Finding Work: Employment Experiences of South African Graduates

by MOLEKE, P., 2005
Employment & Economic Policy Research Programme Monograph, Cape Town: HSRC Press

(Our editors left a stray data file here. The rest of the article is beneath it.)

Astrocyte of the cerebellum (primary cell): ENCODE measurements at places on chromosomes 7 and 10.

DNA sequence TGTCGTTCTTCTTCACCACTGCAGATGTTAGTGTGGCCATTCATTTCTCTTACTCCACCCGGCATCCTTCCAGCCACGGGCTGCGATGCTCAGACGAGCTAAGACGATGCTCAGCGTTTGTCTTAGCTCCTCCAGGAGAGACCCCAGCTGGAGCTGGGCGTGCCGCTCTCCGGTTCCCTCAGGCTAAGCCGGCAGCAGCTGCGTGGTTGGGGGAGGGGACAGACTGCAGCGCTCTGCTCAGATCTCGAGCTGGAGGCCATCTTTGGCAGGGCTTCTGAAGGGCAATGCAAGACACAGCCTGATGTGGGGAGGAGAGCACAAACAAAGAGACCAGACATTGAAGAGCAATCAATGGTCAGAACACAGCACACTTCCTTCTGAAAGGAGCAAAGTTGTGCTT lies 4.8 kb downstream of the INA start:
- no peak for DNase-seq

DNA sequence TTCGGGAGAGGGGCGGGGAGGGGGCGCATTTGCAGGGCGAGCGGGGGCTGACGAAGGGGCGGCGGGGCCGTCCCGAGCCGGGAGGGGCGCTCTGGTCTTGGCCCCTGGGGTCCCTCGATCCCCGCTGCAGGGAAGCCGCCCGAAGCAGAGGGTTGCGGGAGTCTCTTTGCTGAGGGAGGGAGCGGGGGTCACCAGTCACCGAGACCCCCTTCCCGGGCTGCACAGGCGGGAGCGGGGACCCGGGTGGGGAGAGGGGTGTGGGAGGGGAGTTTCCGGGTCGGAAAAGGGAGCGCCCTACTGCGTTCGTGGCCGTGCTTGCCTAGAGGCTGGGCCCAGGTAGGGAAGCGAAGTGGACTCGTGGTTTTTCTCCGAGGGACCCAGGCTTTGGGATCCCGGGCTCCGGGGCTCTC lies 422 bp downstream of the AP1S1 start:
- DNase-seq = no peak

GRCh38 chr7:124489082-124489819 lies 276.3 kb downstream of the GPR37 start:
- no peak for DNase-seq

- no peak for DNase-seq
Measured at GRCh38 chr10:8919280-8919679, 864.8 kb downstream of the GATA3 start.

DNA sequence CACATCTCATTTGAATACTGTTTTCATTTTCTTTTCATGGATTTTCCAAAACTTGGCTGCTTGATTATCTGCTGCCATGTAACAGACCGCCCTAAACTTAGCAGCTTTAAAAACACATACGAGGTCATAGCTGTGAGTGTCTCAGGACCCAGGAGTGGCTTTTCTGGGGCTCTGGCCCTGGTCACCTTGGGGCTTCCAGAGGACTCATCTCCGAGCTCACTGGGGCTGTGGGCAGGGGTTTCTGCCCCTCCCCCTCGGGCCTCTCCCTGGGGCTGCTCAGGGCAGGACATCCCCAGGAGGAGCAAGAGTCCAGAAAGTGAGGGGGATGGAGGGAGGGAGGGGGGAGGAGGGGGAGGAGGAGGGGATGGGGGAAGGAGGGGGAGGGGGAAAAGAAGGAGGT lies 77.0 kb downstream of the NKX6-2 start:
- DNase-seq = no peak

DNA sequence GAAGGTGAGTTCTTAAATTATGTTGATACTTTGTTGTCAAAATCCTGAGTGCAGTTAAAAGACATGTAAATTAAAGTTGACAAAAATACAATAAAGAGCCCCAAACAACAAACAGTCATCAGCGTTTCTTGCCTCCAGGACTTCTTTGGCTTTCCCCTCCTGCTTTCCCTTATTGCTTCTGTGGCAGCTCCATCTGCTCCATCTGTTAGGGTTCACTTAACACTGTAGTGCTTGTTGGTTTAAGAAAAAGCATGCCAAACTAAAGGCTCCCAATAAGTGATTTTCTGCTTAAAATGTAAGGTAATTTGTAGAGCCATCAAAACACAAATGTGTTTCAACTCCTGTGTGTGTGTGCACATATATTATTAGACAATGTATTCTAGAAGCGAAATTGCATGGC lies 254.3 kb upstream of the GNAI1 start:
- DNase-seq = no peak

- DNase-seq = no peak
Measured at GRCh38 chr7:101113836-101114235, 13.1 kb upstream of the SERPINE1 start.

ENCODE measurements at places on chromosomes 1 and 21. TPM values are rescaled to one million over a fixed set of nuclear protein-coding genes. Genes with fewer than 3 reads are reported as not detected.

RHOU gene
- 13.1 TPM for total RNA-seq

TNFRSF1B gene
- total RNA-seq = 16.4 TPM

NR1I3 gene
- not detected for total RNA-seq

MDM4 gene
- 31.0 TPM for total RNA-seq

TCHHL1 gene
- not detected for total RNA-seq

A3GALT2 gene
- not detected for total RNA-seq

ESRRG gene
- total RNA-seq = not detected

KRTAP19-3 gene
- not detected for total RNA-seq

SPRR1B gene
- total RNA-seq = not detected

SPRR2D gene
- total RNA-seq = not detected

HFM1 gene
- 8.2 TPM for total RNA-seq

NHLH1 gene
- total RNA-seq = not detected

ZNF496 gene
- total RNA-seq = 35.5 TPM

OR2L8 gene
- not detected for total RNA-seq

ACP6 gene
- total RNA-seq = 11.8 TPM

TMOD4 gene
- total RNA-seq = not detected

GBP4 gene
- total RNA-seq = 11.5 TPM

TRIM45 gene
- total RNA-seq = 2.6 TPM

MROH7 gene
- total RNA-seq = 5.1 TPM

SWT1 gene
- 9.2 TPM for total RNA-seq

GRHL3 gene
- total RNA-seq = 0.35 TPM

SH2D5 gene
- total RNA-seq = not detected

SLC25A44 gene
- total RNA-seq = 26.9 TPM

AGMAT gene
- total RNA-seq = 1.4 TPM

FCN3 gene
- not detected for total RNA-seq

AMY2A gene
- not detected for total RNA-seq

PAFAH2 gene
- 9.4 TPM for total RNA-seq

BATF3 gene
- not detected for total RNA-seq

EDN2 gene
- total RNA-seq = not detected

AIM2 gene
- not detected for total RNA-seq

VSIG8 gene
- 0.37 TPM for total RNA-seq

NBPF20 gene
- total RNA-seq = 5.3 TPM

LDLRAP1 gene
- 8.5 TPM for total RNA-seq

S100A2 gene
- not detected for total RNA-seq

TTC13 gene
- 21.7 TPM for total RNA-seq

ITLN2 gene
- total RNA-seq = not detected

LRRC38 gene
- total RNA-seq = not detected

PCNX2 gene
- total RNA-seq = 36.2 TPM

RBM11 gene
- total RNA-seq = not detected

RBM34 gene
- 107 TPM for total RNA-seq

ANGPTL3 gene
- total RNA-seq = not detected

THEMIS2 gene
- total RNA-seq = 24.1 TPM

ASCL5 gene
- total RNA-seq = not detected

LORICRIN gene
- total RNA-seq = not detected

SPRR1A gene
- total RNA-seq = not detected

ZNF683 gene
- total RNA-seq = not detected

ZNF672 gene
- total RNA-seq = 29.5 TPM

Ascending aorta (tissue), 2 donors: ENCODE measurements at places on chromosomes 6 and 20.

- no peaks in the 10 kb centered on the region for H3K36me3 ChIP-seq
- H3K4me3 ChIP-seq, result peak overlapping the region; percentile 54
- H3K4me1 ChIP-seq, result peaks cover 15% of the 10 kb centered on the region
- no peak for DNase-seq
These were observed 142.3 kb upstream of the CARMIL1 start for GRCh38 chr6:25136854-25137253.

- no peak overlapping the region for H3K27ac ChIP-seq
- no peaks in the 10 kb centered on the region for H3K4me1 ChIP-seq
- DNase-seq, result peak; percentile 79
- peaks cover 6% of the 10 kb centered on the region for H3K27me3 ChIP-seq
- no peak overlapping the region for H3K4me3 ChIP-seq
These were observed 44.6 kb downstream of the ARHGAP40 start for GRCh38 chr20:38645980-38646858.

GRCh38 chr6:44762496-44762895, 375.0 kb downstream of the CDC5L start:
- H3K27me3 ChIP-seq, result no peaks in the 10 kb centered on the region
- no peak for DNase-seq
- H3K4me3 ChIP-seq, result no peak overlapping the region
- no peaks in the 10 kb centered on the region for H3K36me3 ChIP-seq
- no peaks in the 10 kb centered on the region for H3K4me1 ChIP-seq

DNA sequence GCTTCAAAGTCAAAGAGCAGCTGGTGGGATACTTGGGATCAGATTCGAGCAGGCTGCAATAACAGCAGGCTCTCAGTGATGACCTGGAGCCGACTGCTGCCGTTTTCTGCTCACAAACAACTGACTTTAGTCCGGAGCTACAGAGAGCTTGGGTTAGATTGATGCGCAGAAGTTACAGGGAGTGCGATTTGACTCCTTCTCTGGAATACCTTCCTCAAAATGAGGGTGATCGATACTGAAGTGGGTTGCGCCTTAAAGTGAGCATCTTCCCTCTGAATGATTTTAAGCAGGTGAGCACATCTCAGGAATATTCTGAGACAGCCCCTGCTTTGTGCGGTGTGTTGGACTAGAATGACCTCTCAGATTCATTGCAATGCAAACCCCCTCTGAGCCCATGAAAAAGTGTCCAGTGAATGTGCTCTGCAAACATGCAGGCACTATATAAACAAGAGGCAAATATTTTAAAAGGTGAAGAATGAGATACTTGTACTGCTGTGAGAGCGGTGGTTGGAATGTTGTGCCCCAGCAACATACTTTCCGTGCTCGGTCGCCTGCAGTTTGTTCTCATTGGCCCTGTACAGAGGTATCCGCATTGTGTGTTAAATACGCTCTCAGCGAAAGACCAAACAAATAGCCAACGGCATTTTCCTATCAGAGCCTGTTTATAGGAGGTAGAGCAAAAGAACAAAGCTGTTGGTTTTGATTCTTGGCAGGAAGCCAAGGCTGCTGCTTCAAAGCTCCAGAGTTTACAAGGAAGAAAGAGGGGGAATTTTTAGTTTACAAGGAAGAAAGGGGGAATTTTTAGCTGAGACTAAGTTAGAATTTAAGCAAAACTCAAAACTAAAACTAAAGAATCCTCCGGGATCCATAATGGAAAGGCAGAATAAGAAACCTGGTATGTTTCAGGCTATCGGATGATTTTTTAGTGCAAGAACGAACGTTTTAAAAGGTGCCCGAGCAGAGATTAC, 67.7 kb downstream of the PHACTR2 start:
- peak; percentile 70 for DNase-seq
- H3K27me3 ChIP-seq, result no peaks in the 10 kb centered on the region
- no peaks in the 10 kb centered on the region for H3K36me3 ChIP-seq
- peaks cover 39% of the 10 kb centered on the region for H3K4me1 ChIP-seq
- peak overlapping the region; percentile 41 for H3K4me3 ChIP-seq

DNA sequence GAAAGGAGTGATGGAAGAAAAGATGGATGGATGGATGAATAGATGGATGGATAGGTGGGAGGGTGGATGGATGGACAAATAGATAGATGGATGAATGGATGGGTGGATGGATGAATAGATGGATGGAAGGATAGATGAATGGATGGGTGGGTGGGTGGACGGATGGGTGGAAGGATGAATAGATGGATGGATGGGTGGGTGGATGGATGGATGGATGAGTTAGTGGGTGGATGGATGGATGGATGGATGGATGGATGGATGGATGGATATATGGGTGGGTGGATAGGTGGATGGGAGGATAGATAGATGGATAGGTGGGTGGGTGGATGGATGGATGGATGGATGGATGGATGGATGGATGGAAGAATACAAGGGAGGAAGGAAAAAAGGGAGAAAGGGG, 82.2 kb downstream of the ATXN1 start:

People with higher education enjoy a clear advantage in the labour market. However, this advantage is not experienced by all graduates – differences occur by race and gender. If graduates are regularly surveyed, a picture can be obtained of their entry into and progression through the labour market. A graduate tracking system can provide prospective and current students, employers and government with in-depth information on the graduate labour market. Moleke presents the findings of a follow-up postal survey of 2 672 university graduates in South Africa, which aimed to gather qualitative and quantitative data on their experiences in the labour market. She reviews their employment experiences from 1990 to 1998. This study starts with recent findings on the employment of graduates and includes the time it takes them to find employment, the factors that influence employability, the types of jobs they find, their perceptions of the link between the level of jobs they found and their qualifications, and the sectors of employment. It then looks at graduate unemployment, including the period of and reasons for unemployment. The rest of the report reflects on graduate mobility in the labour market, reasons why graduates move abroad, reasons for pursuing post-graduate studies, and graduates’ perceptions of the skills they acquired through higher education.